A federal jury concluded in an emotional weeklong civil trial that the 2007 shooting of two unarmed black men by Miami-Dade police officers during a traffic stop was justified.
The Miami federal jury could not reach an unanimous verdict, but the parties agreed to accept a majority decision in the civil rights trial. The split was 7-1 in the favor of officers Ryan Robinson and Michael Mendez.
The November 2007 shooting occurred in Miami’s Little Haiti neighborhood after a Cadillac SUV driven by Frisco Blackwood was pulled over for not making a full stop at a red light while making a right turn.
Robinson and Mendez fired multiple shots after they said the vehicle started backing up toward them. Blackwood and his front-seat passenger Michael Knight were killed. Back-seat passenger Latasha Cure was wounded.
Knight’s family and Cure filed suit, claiming a violation of civil rights and assault and battery.
U.S. Magistrate Judge Edwin Torres dismissed the Miami-Dade Police Department and the county as defendants on summary judgment.
The U.S. Court of Appeals for the Eleventh Circuit, however, ruled in December that Robinson and Mendez were not protected by qualified immunity. The appellate court said the officers could not shield themselves from civil liability based on their argument that they were acting in the scope of their official duties.
Both officers were exonerated of any criminal wrongdoing in the shooting. They remain on the force, but Robinson was placed on paid administrative leave in April after being arrested for drunken driving when he allegedly ran his patrol car into a shopping cart in the parking lot at the Cutler Ridge shopping center, injuring two people.
During trial, plaintiffs attorney Ben Kuehne told the jury the Cadillac SUV simply lurched backward when Knight put it into park and the officers were nowhere near the vehicle and hardly in danger.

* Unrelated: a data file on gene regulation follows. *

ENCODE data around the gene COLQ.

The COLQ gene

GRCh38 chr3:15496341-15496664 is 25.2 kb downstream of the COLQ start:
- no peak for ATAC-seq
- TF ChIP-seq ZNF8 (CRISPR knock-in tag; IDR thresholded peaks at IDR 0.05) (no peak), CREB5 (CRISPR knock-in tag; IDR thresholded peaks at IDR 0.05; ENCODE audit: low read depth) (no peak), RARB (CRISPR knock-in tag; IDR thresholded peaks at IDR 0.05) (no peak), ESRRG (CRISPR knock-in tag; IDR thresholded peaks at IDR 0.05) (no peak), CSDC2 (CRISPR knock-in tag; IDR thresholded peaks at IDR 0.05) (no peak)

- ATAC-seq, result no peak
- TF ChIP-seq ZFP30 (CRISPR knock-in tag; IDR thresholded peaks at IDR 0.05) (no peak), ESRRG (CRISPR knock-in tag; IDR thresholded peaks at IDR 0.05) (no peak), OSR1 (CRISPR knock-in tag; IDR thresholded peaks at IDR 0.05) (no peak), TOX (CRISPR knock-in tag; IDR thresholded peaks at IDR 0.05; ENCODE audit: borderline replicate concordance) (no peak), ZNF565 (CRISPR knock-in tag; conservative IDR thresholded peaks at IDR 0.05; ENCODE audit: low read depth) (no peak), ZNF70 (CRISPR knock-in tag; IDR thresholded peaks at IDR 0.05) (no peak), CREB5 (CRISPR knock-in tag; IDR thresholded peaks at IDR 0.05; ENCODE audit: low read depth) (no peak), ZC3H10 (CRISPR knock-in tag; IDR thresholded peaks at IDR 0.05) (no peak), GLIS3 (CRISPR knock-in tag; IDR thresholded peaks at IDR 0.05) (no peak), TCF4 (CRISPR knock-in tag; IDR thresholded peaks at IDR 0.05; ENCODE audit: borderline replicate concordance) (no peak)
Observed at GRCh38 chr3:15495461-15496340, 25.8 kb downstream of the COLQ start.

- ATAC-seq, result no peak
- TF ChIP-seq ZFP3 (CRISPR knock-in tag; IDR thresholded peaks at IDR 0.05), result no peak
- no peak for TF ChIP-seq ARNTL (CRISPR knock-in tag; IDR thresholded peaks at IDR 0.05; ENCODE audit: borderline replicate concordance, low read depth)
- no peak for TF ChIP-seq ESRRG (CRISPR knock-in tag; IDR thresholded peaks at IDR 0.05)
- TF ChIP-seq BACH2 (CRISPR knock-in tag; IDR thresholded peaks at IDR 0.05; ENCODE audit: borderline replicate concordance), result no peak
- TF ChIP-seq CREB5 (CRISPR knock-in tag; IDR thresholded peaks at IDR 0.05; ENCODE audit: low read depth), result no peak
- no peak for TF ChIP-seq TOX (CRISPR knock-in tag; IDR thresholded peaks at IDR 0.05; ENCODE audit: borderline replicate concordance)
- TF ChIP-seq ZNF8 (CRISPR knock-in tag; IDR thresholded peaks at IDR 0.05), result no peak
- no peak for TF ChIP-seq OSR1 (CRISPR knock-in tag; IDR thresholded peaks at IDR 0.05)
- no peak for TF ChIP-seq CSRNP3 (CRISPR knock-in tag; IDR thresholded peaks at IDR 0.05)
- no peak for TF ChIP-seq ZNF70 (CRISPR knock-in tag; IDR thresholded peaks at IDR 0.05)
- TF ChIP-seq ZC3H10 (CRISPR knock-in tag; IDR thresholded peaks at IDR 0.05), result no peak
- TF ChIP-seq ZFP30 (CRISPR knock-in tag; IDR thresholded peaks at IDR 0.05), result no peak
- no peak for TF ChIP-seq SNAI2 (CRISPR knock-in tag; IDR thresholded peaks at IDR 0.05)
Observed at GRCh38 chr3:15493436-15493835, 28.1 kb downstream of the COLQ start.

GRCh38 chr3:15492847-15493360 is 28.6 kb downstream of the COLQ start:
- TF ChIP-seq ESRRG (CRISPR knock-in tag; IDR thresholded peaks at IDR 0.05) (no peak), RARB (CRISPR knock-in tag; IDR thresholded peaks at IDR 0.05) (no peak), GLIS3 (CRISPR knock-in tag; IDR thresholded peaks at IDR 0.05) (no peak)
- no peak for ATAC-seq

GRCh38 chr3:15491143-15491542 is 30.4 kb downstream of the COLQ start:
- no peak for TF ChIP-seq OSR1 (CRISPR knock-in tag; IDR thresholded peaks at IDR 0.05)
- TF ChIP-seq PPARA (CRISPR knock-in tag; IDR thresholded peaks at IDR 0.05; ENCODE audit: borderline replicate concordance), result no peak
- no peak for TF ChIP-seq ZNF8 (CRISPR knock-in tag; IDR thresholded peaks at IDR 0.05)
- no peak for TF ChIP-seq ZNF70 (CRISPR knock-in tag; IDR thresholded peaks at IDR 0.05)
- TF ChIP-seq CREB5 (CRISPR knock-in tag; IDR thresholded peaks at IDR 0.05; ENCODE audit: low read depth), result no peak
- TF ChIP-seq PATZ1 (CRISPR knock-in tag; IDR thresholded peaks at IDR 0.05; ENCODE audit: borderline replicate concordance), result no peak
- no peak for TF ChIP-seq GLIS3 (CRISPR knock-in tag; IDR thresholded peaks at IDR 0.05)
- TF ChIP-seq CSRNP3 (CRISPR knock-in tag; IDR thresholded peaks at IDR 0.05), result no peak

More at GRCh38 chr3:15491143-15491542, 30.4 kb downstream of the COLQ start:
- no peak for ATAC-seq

He said Robinson and Mendez were keyed up after chasing an armed robber just before the traffic stop. “They were primed that there was going to be trouble and, as it turned out, they made it happen,” Kuehne said.
He said Knight’s mother and plaintiff, Cheryl Denise Kerr, sobbed loudly in the courtroom after the verdict.
“She was inconsolable,” Kuehne said. “The reality is her son is gone forever, and nobody is held accountable.”
Knight was attending Miami Dade College. Both he and Blackwood were on probation. They were returning from a nightclub when the officers pulled them over.
Both Robinson and Mendez testified at the trial.
Cure told the jury the SUV didn’t move at all toward the officers before they started shooting.
After the jury said it was hopelessly deadlocked Monday, Torres accepted the verdict under seal and gave both sides 24 hours to advise whether they would waive a unanimous verdict. They agreed, and the verdict was read late Tuesday.
“The way it shook out procedurally was a little bit unusual,” said Assistant County Attorney Ezra Greenberg. He tried the case along with Assistant County Attorneys Bernie Pastor and Rachel Walters.
Greenberg said its well-established that a vehicle moving toward an officer can be considered a deadly weapon and the U.S. Supreme Court recently ruled officers can continue shooting when they feel their lives are in danger.
Kuehne described the crime scene “like the shootout at the O.K. Corral.”
Miami attorney Jeffery Allen served as lead co-counsel. Kuehne associate Michael Davis also served as plaintiffs attorney.
The attorneys said the plaintiffs are mulling over whether to appeal.
Despite the verdict, Kuehne said it’s important for the public learn about police excessive use of force against unarmed citizens.
“Having tried the case in a public forum and exposing police conduct does have some corrective benefits, and hopefully the community will pay better attention to the use of deadly force under circumstances where it clearly could have been avoided,” Kuehne said.